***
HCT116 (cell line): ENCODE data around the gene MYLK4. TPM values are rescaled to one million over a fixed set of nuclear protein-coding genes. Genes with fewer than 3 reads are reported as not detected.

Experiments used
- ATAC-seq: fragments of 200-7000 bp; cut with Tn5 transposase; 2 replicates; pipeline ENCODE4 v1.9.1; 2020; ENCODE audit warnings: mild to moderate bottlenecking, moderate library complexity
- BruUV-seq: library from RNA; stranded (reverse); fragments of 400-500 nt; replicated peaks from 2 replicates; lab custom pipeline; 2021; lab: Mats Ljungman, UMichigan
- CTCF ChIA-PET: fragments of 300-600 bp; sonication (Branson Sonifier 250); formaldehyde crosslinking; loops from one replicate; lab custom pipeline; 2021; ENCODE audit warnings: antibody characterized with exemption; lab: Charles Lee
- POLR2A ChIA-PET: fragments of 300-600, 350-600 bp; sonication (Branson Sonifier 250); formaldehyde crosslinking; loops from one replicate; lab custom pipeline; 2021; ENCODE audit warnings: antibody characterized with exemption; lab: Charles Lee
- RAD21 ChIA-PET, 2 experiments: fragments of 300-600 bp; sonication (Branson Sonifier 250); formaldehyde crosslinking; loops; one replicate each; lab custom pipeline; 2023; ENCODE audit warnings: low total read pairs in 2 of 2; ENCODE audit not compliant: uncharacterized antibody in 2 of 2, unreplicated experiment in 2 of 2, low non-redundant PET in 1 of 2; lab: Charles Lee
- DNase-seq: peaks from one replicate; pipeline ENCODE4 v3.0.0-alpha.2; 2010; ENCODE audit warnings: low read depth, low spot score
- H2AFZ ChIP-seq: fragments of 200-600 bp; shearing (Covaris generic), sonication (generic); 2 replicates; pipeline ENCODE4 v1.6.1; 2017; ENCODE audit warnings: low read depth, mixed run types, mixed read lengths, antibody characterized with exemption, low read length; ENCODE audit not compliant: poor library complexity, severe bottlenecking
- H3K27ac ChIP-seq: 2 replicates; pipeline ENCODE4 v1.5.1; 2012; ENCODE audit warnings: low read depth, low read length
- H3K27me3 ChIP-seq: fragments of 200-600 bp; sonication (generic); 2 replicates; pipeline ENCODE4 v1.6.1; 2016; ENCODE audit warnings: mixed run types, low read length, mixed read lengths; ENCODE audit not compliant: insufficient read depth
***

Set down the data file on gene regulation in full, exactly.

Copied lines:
HCT116 (cell line): ENCODE data around the gene MYLK4. TPM values are rescaled to one million over a fixed set of nuclear protein-coding genes. Genes with fewer than 3 reads are reported as not detected.

Experiments used
- ATAC-seq: fragments of 200-7000 bp; cut with Tn5 transposase; 2 replicates; pipeline ENCODE4 v1.9.1; 2020; ENCODE audit warnings: mild to moderate bottlenecking, moderate library complexity
- BruUV-seq: library from RNA; stranded (reverse); fragments of 400-500 nt; replicated peaks from 2 replicates; lab custom pipeline; 2021; lab: Mats Ljungman, UMichigan
- CTCF ChIA-PET: fragments of 300-600 bp; sonication (Branson Sonifier 250); formaldehyde crosslinking; loops from one replicate; lab custom pipeline; 2021; ENCODE audit warnings: antibody characterized with exemption; lab: Charles Lee
- POLR2A ChIA-PET: fragments of 300-600, 350-600 bp; sonication (Branson Sonifier 250); formaldehyde crosslinking; loops from one replicate; lab custom pipeline; 2021; ENCODE audit warnings: antibody characterized with exemption; lab: Charles Lee
- RAD21 ChIA-PET, 2 experiments: fragments of 300-600 bp; sonication (Branson Sonifier 250); formaldehyde crosslinking; loops; one replicate each; lab custom pipeline; 2023; ENCODE audit warnings: low total read pairs in 2 of 2; ENCODE audit not compliant: uncharacterized antibody in 2 of 2, unreplicated experiment in 2 of 2, low non-redundant PET in 1 of 2; lab: Charles Lee
- DNase-seq: peaks from one replicate; pipeline ENCODE4 v3.0.0-alpha.2; 2010; ENCODE audit warnings: low read depth, low spot score
- H2AFZ ChIP-seq: fragments of 200-600 bp; shearing (Covaris generic), sonication (generic); 2 replicates; pipeline ENCODE4 v1.6.1; 2017; ENCODE audit warnings: low read depth, mixed run types, mixed read lengths, antibody characterized with exemption, low read length; ENCODE audit not compliant: poor library complexity, severe bottlenecking
- H3K27ac ChIP-seq: 2 replicates; pipeline ENCODE4 v1.5.1; 2012; ENCODE audit warnings: low read depth, low read length
- H3K27me3 ChIP-seq: fragments of 200-600 bp; sonication (generic); 2 replicates; pipeline ENCODE4 v1.6.1; 2016; ENCODE audit warnings: mixed run types, low read length, mixed read lengths; ENCODE audit not compliant: insufficient read depth